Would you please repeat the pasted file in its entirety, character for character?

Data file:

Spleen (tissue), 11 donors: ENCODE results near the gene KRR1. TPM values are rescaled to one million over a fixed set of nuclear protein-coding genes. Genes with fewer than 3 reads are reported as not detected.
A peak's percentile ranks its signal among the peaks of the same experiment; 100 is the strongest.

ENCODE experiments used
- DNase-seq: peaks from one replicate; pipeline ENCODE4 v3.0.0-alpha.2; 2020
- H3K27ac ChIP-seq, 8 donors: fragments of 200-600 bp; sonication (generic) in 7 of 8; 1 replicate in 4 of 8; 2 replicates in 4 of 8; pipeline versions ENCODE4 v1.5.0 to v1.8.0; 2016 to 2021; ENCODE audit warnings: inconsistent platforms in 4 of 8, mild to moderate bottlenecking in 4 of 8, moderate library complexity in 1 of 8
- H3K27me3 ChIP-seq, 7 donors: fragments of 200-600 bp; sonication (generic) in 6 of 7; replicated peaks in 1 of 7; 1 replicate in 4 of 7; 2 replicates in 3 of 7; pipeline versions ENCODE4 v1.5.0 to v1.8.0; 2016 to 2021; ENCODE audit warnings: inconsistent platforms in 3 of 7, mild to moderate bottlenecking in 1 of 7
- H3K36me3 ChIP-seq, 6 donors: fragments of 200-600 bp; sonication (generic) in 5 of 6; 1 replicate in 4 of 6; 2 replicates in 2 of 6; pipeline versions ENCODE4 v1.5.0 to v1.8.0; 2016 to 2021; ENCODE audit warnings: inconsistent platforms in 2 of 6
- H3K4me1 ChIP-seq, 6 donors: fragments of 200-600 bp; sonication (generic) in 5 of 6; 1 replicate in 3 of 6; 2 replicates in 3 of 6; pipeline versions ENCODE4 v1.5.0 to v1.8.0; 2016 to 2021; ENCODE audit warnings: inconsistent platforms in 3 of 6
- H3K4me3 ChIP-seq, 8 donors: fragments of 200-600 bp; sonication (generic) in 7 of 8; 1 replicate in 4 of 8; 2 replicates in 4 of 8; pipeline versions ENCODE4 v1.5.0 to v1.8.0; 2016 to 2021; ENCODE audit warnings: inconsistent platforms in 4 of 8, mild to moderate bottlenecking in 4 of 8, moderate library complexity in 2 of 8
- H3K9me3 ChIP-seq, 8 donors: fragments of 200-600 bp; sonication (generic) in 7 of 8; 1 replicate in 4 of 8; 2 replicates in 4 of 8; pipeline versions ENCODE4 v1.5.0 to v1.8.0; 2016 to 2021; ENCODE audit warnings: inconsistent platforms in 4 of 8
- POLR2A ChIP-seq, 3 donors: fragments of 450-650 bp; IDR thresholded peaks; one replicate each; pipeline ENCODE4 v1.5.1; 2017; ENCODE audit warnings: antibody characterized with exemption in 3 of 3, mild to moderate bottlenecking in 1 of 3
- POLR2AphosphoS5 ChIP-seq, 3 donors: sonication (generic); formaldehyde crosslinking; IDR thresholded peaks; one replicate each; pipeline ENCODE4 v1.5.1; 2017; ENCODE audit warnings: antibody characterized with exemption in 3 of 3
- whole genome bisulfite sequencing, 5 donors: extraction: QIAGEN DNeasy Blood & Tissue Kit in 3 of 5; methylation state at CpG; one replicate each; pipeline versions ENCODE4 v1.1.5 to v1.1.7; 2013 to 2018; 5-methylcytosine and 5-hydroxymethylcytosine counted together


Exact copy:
Spleen (tissue), 11 donors: ENCODE results near the gene KRR1. TPM values are rescaled to one million over a fixed set of nuclear protein-coding genes. Genes with fewer than 3 reads are reported as not detected.
A peak's percentile ranks its signal among the peaks of the same experiment; 100 is the strongest.

ENCODE experiments used
- DNase-seq: peaks from one replicate; pipeline ENCODE4 v3.0.0-alpha.2; 2020
- H3K27ac ChIP-seq, 8 donors: fragments of 200-600 bp; sonication (generic) in 7 of 8; 1 replicate in 4 of 8; 2 replicates in 4 of 8; pipeline versions ENCODE4 v1.5.0 to v1.8.0; 2016 to 2021; ENCODE audit warnings: inconsistent platforms in 4 of 8, mild to moderate bottlenecking in 4 of 8, moderate library complexity in 1 of 8
- H3K27me3 ChIP-seq, 7 donors: fragments of 200-600 bp; sonication (generic) in 6 of 7; replicated peaks in 1 of 7; 1 replicate in 4 of 7; 2 replicates in 3 of 7; pipeline versions ENCODE4 v1.5.0 to v1.8.0; 2016 to 2021; ENCODE audit warnings: inconsistent platforms in 3 of 7, mild to moderate bottlenecking in 1 of 7
- H3K36me3 ChIP-seq, 6 donors: fragments of 200-600 bp; sonication (generic) in 5 of 6; 1 replicate in 4 of 6; 2 replicates in 2 of 6; pipeline versions ENCODE4 v1.5.0 to v1.8.0; 2016 to 2021; ENCODE audit warnings: inconsistent platforms in 2 of 6
- H3K4me1 ChIP-seq, 6 donors: fragments of 200-600 bp; sonication (generic) in 5 of 6; 1 replicate in 3 of 6; 2 replicates in 3 of 6; pipeline versions ENCODE4 v1.5.0 to v1.8.0; 2016 to 2021; ENCODE audit warnings: inconsistent platforms in 3 of 6
- H3K4me3 ChIP-seq, 8 donors: fragments of 200-600 bp; sonication (generic) in 7 of 8; 1 replicate in 4 of 8; 2 replicates in 4 of 8; pipeline versions ENCODE4 v1.5.0 to v1.8.0; 2016 to 2021; ENCODE audit warnings: inconsistent platforms in 4 of 8, mild to moderate bottlenecking in 4 of 8, moderate library complexity in 2 of 8
- H3K9me3 ChIP-seq, 8 donors: fragments of 200-600 bp; sonication (generic) in 7 of 8; 1 replicate in 4 of 8; 2 replicates in 4 of 8; pipeline versions ENCODE4 v1.5.0 to v1.8.0; 2016 to 2021; ENCODE audit warnings: inconsistent platforms in 4 of 8
- POLR2A ChIP-seq, 3 donors: fragments of 450-650 bp; IDR thresholded peaks; one replicate each; pipeline ENCODE4 v1.5.1; 2017; ENCODE audit warnings: antibody characterized with exemption in 3 of 3, mild to moderate bottlenecking in 1 of 3
- POLR2AphosphoS5 ChIP-seq, 3 donors: sonication (generic); formaldehyde crosslinking; IDR thresholded peaks; one replicate each; pipeline ENCODE4 v1.5.1; 2017; ENCODE audit warnings: antibody characterized with exemption in 3 of 3
- whole genome bisulfite sequencing, 5 donors: extraction: QIAGEN DNeasy Blood & Tissue Kit in 3 of 5; methylation state at CpG; one replicate each; pipeline versions ENCODE4 v1.1.5 to v1.1.7; 2013 to 2018; 5-methylcytosine and 5-hydroxymethylcytosine counted together